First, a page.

Apr 22, 2023 - Economy

New malaria vaccine will save children's lives

Data: WHO via Our World In Data; Chart: Axios Visuals

One of the nastiest side-effects of COVID-19 was malaria. The pandemic caused major disruptions to anti-malaria projects across Africa, and a significant rise in the number of cases and deaths — most of which were in children under the age of 5.

What's new: Now there's real hope that a vaccine could cause deaths to plunge.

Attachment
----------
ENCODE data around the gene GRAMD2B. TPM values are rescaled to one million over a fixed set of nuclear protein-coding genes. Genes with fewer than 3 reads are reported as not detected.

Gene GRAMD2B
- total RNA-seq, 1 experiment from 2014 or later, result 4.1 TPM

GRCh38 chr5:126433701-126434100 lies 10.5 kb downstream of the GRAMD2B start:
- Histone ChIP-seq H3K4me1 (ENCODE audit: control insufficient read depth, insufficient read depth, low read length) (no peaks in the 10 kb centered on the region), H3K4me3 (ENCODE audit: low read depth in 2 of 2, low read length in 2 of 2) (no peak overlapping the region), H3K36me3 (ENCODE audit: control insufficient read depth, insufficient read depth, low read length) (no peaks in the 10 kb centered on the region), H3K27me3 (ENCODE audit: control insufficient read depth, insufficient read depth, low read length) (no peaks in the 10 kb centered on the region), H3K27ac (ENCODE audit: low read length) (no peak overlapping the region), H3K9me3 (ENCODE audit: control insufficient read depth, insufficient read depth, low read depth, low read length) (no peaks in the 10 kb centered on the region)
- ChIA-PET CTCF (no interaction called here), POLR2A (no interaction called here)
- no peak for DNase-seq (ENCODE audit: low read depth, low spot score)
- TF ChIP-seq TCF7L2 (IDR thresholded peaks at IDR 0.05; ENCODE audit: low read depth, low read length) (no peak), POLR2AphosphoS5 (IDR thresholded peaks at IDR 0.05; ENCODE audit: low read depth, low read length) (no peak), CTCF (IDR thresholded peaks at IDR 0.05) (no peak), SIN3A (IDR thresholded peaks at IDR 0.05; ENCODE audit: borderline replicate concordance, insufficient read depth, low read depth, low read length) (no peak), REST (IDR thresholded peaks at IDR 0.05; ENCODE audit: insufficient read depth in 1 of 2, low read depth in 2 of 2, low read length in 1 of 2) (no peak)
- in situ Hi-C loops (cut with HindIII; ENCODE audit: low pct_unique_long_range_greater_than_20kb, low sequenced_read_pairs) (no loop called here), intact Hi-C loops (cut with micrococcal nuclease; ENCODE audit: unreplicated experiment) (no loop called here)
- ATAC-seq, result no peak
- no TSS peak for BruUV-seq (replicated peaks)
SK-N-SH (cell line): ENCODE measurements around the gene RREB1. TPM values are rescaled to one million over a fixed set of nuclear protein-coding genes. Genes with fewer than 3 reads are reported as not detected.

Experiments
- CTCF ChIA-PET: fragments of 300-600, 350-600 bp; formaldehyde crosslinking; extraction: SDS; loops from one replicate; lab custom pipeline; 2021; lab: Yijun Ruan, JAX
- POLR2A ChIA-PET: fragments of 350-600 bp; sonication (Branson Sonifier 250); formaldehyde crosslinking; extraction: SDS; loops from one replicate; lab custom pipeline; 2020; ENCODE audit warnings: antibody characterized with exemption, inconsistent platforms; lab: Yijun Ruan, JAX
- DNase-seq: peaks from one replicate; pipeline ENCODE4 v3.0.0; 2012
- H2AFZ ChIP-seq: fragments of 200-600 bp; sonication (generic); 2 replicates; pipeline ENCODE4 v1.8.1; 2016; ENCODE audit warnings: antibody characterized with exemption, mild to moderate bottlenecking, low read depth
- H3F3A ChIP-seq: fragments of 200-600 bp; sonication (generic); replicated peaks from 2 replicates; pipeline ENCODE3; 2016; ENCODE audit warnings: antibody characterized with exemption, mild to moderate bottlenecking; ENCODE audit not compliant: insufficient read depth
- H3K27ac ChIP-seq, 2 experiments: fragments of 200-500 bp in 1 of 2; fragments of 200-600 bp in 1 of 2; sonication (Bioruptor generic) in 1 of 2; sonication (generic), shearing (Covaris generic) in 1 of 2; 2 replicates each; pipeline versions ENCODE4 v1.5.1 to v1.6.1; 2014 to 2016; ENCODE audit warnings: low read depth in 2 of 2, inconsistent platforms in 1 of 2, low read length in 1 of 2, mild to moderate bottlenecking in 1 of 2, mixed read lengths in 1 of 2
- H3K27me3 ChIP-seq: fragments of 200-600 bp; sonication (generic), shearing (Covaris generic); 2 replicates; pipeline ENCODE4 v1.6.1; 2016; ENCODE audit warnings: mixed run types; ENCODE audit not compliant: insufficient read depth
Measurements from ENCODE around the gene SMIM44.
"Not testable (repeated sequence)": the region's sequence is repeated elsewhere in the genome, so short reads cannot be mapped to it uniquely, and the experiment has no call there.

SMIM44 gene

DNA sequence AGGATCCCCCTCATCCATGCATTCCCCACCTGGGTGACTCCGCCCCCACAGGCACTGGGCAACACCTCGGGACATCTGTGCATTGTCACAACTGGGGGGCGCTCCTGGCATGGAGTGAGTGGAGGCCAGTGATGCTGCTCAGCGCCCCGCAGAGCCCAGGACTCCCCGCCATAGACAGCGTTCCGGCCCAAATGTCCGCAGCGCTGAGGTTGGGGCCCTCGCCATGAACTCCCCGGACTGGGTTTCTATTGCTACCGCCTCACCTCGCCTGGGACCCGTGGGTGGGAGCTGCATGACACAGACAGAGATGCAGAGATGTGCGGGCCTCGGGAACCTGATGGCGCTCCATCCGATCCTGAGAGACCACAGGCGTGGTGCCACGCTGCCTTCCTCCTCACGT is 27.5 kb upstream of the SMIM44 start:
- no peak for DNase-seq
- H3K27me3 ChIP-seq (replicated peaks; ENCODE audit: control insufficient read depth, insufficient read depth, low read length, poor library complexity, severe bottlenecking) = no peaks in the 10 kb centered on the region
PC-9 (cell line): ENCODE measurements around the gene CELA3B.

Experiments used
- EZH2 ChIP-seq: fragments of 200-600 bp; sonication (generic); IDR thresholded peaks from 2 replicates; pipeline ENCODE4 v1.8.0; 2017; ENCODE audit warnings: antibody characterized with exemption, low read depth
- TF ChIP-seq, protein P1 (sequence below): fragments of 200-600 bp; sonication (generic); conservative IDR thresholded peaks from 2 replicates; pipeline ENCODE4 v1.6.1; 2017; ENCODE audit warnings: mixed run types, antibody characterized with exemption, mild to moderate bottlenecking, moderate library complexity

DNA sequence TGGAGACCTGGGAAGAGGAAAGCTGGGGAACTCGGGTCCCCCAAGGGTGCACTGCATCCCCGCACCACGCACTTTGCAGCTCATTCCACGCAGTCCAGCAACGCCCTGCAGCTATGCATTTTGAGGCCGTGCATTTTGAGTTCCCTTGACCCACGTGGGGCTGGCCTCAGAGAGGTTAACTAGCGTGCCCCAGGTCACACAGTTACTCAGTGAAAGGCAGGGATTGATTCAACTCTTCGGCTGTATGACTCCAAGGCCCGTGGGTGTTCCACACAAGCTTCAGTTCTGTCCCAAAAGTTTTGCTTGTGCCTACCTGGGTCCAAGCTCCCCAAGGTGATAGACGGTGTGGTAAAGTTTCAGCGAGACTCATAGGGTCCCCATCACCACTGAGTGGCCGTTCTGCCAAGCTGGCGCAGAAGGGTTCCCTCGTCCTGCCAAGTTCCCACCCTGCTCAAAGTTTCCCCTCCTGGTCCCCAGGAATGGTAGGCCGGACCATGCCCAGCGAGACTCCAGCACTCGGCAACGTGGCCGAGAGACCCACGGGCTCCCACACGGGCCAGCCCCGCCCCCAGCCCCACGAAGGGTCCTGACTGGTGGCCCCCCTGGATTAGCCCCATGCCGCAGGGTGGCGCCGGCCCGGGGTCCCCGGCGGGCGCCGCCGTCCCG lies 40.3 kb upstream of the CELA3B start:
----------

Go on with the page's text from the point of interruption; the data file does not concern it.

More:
Why it matters: The R21 vaccine, developed by the University of Oxford, has already been approved by both Ghana and Nigeria; it's an improved version of the RTS,S vaccine that has already been approved by the WHO.

  • The Serum Institute of India expects to produce as many as 200 million doses per year, and is building a vaccine factory in Ghana's capital, Accra.
  • The vaccine is intended for use in children between 5 months and 3 years old, and early indications are that it is 77% effective.

The bottom line: "This is a preventable, treatable disease," says Harvard professor Dyann Wirth. "No child should die of this."

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